Peppers (also called ‘capsicums’), and including the popular hot chilli varieties, have the same growing requirements as tomatoes. Both are warm climate vegetables that need to be in place in your garden by late spring or early summer if they are to produce good crops.
It is best to raise young plants from seed that is sown in late winter and raised under glass or in a greenhouse until the seedlings are large enough to be transplanted and all frosts have finished. Alternatively, pots of seedlings can be purchased from most nurseries.
Peppers need a weed-free, well-cultivated soil that has had plenty of compost or other organic material worked well into it before planting. As peppers have high nutrient requirements it is a good idea to work a general fertilizer into the soil too, at the rate of about 100 grams (four ounces) for every square metre (square yard) of soil. Another side dressing of fertilizer should be added when the plants are about three months old.
A warm, sheltered, sunny spot is best for these warmth- and light-loving plants. Before planting, the soil temperature should be at least 17 degrees Celsius (63 degrees Fahrenheit) and night temperatures should not fall below 12 degrees Celsius (54 degrees Fahrenheit). Young plants may need protection from wind, which stunts growth. Some plastic or hessian on the windward side, held in place by stakes, is usually enough.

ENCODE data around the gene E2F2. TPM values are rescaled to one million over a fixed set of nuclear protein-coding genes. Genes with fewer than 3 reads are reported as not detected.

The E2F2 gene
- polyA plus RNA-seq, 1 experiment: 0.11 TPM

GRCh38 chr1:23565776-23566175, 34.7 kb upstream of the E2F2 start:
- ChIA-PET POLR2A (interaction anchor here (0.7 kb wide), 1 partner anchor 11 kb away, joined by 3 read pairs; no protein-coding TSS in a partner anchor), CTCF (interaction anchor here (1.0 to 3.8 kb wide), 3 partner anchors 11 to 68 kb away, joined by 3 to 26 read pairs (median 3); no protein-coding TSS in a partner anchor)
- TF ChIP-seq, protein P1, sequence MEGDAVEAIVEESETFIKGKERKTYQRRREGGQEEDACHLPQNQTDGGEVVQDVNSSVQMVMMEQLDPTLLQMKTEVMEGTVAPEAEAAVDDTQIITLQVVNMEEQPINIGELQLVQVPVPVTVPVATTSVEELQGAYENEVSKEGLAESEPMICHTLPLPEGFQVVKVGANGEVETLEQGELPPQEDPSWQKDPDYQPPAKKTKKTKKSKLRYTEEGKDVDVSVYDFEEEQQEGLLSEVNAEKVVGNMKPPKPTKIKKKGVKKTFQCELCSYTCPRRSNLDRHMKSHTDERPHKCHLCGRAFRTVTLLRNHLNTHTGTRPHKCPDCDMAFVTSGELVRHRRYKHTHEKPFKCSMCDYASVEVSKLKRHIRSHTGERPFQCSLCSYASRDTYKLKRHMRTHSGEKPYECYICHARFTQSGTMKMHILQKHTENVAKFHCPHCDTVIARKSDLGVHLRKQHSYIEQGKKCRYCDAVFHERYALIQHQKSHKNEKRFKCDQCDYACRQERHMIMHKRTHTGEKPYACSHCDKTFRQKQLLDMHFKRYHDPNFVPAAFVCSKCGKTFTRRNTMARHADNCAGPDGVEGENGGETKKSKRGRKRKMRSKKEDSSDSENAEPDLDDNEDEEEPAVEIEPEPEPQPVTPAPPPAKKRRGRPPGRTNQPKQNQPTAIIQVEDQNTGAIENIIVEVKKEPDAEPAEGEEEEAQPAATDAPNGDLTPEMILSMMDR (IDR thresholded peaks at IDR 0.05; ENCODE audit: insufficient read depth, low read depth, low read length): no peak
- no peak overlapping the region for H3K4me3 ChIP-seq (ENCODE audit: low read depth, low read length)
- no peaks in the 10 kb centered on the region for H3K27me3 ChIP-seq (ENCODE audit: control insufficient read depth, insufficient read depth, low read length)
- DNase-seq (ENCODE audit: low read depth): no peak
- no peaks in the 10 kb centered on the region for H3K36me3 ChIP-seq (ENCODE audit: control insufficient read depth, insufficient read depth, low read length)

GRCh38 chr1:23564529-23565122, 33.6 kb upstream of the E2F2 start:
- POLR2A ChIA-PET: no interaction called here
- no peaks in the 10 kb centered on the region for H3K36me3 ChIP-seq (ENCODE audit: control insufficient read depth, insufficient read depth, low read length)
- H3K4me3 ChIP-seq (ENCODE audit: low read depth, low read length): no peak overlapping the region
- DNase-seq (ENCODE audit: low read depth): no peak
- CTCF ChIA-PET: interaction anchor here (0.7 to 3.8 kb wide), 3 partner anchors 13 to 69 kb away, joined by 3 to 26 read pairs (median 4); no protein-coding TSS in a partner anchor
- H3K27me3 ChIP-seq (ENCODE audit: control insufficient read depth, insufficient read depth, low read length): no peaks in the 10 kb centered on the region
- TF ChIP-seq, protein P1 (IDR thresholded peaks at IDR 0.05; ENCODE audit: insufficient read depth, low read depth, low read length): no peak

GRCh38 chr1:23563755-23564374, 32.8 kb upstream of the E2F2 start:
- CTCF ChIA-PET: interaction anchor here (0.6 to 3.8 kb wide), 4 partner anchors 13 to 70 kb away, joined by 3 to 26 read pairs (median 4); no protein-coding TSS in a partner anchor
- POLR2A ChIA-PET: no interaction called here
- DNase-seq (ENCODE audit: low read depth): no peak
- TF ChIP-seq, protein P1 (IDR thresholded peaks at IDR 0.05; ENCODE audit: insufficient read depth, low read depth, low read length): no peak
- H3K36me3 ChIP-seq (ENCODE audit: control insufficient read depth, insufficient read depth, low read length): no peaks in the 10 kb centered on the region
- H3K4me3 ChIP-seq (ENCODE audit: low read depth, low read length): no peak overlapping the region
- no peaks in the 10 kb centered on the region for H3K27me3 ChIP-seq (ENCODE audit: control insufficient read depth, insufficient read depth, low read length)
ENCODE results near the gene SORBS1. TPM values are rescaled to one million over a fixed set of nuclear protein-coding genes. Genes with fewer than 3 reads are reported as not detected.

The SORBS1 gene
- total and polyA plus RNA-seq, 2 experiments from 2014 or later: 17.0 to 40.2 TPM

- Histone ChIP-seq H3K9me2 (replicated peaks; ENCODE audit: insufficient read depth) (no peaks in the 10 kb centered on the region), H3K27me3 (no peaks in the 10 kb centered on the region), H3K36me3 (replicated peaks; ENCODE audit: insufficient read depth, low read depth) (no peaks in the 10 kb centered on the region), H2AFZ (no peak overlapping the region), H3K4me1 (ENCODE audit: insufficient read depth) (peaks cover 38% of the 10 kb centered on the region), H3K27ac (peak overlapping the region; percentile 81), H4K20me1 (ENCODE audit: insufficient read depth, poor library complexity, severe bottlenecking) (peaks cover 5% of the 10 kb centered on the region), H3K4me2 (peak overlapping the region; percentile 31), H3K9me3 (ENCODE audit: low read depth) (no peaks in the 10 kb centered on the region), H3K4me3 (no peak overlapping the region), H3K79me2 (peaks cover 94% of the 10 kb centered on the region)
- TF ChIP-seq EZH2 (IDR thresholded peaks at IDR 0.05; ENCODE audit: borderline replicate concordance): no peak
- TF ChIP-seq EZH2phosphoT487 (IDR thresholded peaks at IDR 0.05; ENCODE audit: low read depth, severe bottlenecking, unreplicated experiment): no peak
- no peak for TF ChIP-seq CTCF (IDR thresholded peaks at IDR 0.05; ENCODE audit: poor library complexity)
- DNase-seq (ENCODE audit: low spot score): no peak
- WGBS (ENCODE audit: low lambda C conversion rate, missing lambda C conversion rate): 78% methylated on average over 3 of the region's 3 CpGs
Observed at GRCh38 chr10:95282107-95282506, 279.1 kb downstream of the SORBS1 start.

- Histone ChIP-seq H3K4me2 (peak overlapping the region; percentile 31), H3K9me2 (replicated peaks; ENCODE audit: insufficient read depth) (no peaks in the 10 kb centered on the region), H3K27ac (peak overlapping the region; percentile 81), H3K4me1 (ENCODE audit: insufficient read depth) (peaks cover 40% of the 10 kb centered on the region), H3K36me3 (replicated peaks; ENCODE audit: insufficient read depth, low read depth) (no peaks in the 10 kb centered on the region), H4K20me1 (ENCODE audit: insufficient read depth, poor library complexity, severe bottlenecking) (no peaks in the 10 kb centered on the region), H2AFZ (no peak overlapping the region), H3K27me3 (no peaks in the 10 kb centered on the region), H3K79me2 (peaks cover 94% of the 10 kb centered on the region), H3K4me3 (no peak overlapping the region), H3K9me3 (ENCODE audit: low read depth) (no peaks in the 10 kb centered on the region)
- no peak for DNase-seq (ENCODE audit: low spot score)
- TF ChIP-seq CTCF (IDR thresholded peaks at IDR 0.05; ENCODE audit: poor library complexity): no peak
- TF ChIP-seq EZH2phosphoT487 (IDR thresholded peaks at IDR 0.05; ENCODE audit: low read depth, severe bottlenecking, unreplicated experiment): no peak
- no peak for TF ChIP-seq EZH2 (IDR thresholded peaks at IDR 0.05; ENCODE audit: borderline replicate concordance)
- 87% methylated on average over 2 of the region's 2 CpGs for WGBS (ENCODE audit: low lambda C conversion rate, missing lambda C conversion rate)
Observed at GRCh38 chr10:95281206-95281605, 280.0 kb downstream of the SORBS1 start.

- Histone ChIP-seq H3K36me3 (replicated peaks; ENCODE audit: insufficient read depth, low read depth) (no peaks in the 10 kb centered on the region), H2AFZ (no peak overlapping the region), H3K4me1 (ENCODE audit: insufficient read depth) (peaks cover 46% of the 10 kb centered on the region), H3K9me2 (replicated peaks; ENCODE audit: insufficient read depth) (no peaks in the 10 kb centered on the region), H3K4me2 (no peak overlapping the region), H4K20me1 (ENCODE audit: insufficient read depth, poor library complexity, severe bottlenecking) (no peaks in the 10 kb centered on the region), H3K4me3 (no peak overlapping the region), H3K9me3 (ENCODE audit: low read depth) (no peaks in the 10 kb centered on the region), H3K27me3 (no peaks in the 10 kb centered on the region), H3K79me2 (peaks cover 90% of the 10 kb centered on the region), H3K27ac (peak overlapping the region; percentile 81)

As the peppers grow, the soil around them may need weeding to keep pests like aphids, whitefly and caterpillars away. If pests attack, a spray of dilute soapy water provides a good organic deterrent. If the plants are a tall growing variety, each may need a stake to hold it up, especially if it is producing many fruit.
Sufficient water is extremely important for good growth. Best is natural rainfall, but if that is not enough to keep plants moist and growing well, some form of irrigation will be needed. Dried out plants do not produce crops. However, over-watering causes roots to rot, so aim at keeping soil moist but not wet by watering several times a week.
You can pick peppers when they are mature but still green and then let them ripen indoors. This will give you heavier crops. Or the fruit can be allowed to ripen on the bushes. The longer chilli peppers are left on the plant, the hotter they become. After all fruit is harvested, plants should be removed and can be added to your compost.
Large fruiting peppers (‘bell’ peppers) may be green, yellow, red or black. They contain abundant Vitamin C and are popular in stir-fries and salads, while the smaller chilli peppers are used in pickles and sauces and are said to have cancer-fighting properties.